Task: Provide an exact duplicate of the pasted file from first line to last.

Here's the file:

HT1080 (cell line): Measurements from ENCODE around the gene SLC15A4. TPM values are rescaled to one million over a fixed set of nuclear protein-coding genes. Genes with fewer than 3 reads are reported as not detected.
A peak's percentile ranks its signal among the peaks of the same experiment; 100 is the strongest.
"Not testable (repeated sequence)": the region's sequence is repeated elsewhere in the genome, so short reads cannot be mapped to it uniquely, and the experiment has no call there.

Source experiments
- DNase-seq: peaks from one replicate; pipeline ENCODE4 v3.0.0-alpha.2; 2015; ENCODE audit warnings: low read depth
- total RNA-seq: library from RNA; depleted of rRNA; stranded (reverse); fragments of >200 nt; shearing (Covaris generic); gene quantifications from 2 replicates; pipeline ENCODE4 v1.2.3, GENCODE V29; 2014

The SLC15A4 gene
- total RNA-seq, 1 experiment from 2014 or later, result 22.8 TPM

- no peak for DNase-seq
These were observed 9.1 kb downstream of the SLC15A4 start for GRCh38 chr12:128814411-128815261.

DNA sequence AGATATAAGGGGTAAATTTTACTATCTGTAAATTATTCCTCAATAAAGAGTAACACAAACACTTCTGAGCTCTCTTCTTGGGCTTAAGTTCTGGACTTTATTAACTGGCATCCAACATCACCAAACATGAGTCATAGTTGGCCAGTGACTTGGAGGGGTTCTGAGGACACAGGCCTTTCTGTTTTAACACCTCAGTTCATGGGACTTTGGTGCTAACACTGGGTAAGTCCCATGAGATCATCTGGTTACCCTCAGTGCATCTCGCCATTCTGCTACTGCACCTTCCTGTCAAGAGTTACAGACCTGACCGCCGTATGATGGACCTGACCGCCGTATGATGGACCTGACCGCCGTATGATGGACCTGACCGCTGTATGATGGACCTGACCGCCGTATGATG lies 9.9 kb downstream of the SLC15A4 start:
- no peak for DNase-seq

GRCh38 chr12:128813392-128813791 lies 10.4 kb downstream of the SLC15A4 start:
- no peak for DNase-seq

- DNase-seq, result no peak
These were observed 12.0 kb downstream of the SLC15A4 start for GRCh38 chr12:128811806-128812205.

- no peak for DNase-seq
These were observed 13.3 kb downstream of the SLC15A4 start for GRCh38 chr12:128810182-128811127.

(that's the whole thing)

HT1080 (cell line): Measurements from ENCODE around the gene SLC15A4. TPM values are rescaled to one million over a fixed set of nuclear protein-coding genes. Genes with fewer than 3 reads are reported as not detected.
A peak's percentile ranks its signal among the peaks of the same experiment; 100 is the strongest.
"Not testable (repeated sequence)": the region's sequence is repeated elsewhere in the genome, so short reads cannot be mapped to it uniquely, and the experiment has no call there.

Source experiments
- DNase-seq: peaks from one replicate; pipeline ENCODE4 v3.0.0-alpha.2; 2015; ENCODE audit warnings: low read depth
- total RNA-seq: library from RNA; depleted of rRNA; stranded (reverse); fragments of >200 nt; shearing (Covaris generic); gene quantifications from 2 replicates; pipeline ENCODE4 v1.2.3, GENCODE V29; 2014

The SLC15A4 gene
- total RNA-seq, 1 experiment from 2014 or later, result 22.8 TPM

- no peak for DNase-seq
These were observed 9.1 kb downstream of the SLC15A4 start for GRCh38 chr12:128814411-128815261.

DNA sequence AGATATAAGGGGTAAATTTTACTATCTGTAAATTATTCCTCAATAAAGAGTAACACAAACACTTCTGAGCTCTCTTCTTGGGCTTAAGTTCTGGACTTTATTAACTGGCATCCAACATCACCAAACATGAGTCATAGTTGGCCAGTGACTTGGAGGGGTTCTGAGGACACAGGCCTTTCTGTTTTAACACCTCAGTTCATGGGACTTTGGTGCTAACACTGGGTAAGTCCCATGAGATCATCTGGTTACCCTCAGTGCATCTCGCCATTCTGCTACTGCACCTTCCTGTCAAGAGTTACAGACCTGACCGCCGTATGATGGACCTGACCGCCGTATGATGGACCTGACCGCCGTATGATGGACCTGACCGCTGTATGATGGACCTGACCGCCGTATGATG lies 9.9 kb downstream of the SLC15A4 start:
- no peak for DNase-seq

GRCh38 chr12:128813392-128813791 lies 10.4 kb downstream of the SLC15A4 start:
- no peak for DNase-seq

- DNase-seq, result no peak
These were observed 12.0 kb downstream of the SLC15A4 start for GRCh38 chr12:128811806-128812205.

- no peak for DNase-seq
These were observed 13.3 kb downstream of the SLC15A4 start for GRCh38 chr12:128810182-128811127.